The country is seeing more and more places where food is guilt-free, light and fresh.
With eating out in India steadily becoming a norm and dining out that was once conditional on a celebratory occasion—and where food was expected to match the indulgent effort—a thing of the past, the country is seeing more and more places where food is guilt-free, light and fresh. Eating out is no more burdensome—on the stomach, as well as on the wallet.
The capital’s newest gastronomic venture, AnnaMaya, at the newly-opened Andaz, is not only in resonance with this vibe, it also heralds the new trend of food halls in the country. What’s more, all ingredients in the kitchen and all products on sale are local, made in India.
A food hall is an indoor space that enables two of the most satisfying things—eating and shopping. Eat, drink and shop—all under one roof. A common phenomenon in Europe, where large spaces house small markets, restaurants and common eating places, the concept has found wide acceptance in America too, with over 30 food halls opening in recent years. Celebrated chef and traveller Anthony Bourdain is also enamoured with the idea, and has a massive food hall with international flavours planned in New York City. Some food halls operate all the vendors within their spaces, while others invite a variety of established, local names to either cook or sell.
AnnaMaya is not a massive food hall, being housed inside a hotel, but is extremely spacious for that sort of location. The gourmet goodies on sale include several artisanal products. You can find pure rock salt from Uttarakhand, organic honey, chutneys and pickles from the Devbhumi, bean-to-bar organic chocolates from Mysore, organic coffee by Blue Tokai, organic full-leaf teas, cold-pressed oils and more. All brands on sale have a socially inspiring story behind the business and help local communities and respective environments within India.
For fresh food, the space has several counters offering salads, juices, shakes, fresh breads, grills, dessert and main course dishes. A visitor is automatically drawn to the space on entering the hotel, as the tempting dessert section is right at the entrance, with enticing meringues, nuts, compotes, waffles and chocolates on display. Walk ahead and you are greeted by the vibrant colours of fresh fruits being juiced. Microgreens and aloe vera plants growing behind the salad counter make it a zero-mileage concept. Fresh breads being removed from ovens, meats and vegetables being grilled, and colourful salads being put on plates attract as much attention as the décor of the place, where heaps of spices, colourful windows, floral wall sculptures and checkered floors all come together in a melange of Old Delhi-meets-Europe.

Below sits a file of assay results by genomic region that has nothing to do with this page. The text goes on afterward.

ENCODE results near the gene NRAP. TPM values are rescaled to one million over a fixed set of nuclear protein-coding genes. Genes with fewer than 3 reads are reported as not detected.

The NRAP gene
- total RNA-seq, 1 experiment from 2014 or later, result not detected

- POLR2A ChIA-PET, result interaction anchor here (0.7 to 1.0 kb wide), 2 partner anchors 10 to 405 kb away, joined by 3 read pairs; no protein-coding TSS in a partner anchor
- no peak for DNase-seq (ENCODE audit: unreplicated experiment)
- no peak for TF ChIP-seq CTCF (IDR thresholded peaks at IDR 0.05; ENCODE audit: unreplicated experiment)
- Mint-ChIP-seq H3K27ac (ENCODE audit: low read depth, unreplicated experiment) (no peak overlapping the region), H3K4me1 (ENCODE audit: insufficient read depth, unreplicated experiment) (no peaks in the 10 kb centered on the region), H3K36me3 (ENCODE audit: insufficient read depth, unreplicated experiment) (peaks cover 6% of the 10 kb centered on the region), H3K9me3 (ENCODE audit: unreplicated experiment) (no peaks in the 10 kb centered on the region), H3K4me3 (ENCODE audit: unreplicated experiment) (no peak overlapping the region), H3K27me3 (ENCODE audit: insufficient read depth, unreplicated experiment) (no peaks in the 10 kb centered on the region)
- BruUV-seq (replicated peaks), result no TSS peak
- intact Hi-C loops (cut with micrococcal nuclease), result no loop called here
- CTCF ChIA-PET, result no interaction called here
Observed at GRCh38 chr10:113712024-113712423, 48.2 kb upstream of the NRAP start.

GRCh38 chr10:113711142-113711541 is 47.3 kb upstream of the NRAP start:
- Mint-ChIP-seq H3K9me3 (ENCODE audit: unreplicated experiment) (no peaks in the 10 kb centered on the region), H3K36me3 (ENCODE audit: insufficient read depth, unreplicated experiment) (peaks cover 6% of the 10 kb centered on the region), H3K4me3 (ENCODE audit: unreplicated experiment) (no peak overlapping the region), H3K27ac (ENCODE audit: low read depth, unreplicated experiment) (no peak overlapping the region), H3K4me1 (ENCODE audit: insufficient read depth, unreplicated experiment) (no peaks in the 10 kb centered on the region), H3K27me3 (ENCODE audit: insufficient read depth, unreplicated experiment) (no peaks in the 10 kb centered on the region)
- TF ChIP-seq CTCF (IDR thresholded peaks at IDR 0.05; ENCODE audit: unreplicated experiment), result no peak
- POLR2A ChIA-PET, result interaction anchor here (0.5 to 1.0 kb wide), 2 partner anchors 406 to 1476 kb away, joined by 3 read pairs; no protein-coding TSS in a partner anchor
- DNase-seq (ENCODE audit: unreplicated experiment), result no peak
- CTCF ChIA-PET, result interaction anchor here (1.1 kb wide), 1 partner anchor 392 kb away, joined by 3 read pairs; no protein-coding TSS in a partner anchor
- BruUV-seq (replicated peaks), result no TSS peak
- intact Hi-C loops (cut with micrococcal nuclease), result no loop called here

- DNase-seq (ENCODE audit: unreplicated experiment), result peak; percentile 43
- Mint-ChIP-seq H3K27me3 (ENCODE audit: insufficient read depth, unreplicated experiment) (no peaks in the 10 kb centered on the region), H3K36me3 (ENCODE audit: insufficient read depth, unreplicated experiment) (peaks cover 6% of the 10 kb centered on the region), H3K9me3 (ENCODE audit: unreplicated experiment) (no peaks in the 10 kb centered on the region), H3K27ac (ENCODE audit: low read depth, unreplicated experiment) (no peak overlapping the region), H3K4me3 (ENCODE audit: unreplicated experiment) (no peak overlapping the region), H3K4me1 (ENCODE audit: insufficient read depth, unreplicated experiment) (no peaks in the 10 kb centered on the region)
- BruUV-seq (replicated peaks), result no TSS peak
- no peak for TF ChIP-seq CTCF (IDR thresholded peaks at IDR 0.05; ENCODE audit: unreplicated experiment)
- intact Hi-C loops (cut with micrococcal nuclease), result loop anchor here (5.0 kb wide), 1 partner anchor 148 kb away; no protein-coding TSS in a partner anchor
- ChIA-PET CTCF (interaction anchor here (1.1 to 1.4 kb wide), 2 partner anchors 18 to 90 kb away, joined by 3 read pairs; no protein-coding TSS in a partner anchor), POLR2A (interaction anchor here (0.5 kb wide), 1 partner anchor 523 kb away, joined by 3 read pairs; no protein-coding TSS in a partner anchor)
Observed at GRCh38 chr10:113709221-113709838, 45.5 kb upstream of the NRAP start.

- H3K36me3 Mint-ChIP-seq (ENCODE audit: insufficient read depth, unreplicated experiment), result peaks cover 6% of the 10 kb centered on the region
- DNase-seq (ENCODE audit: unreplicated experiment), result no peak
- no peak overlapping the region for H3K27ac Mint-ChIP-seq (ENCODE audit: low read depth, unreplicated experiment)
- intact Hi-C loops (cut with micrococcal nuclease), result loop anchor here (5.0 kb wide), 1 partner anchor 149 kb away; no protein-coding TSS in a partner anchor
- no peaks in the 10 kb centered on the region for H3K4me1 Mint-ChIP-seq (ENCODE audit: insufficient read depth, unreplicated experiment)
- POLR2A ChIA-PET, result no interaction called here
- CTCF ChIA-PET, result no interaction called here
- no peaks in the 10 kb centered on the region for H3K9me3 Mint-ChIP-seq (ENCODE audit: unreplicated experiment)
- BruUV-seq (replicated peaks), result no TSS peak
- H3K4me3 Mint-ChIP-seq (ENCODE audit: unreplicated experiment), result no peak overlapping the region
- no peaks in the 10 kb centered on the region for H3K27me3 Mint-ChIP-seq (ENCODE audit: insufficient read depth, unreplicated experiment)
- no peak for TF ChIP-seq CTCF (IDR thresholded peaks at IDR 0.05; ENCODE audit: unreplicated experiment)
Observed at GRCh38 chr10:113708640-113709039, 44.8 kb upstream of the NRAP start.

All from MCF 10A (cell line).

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The food subscribes to no particular cuisine nor adheres to any particular concept. The common theme in the menu is that dishes are light and no-fuss, celebrating the core ingredient instead of complexity. Flavours are clean and fresh. The man behind it all, executive chef Alexander Moser, is quite the globetrotter, having worked in several Hyatt properties around the world, but takes great pleasure in cooking with Indian spices. However, his focus is on freshness and quality that yields modern and bold food. If a basil naan is accompanied by a burrata, a burger has both turkey and pineapple. Paneer tikka and roasted butternut pumpkin co-exist on the same menu, just as pork belly, smoked salmon, murg makhani and rogan josh are listed together.
Andaz general manager Heddo Siebs tells us that AnnaMaya is the first food hall under the Hyatt umbrella globally, but the group is not averse to even opening standalone restaurants under the brand name. For now, Andaz is where you need to head to if you crave the lively atmosphere of a food hall.